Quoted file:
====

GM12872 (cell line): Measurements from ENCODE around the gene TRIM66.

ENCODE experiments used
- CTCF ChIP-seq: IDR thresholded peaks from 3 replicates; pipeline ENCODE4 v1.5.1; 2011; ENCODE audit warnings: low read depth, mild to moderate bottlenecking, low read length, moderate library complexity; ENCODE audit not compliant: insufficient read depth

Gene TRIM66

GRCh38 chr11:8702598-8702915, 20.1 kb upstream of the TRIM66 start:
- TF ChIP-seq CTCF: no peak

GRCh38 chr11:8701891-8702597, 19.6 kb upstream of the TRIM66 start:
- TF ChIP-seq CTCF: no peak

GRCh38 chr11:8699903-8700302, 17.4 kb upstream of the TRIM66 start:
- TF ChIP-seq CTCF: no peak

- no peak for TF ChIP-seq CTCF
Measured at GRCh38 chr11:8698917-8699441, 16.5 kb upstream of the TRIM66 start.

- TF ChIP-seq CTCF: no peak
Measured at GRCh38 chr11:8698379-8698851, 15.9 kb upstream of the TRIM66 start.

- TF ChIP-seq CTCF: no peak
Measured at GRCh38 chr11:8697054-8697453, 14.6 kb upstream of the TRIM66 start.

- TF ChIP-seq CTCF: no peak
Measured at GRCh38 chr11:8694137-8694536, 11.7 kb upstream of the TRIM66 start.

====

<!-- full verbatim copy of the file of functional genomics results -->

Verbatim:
GM12872 (cell line): Measurements from ENCODE around the gene TRIM66.

ENCODE experiments used
- CTCF ChIP-seq: IDR thresholded peaks from 3 replicates; pipeline ENCODE4 v1.5.1; 2011; ENCODE audit warnings: low read depth, mild to moderate bottlenecking, low read length, moderate library complexity; ENCODE audit not compliant: insufficient read depth

Gene TRIM66

GRCh38 chr11:8702598-8702915, 20.1 kb upstream of the TRIM66 start:
- TF ChIP-seq CTCF: no peak

GRCh38 chr11:8701891-8702597, 19.6 kb upstream of the TRIM66 start:
- TF ChIP-seq CTCF: no peak

GRCh38 chr11:8699903-8700302, 17.4 kb upstream of the TRIM66 start:
- TF ChIP-seq CTCF: no peak

- no peak for TF ChIP-seq CTCF
Measured at GRCh38 chr11:8698917-8699441, 16.5 kb upstream of the TRIM66 start.

- TF ChIP-seq CTCF: no peak
Measured at GRCh38 chr11:8698379-8698851, 15.9 kb upstream of the TRIM66 start.

- TF ChIP-seq CTCF: no peak
Measured at GRCh38 chr11:8697054-8697453, 14.6 kb upstream of the TRIM66 start.

- TF ChIP-seq CTCF: no peak
Measured at GRCh38 chr11:8694137-8694536, 11.7 kb upstream of the TRIM66 start.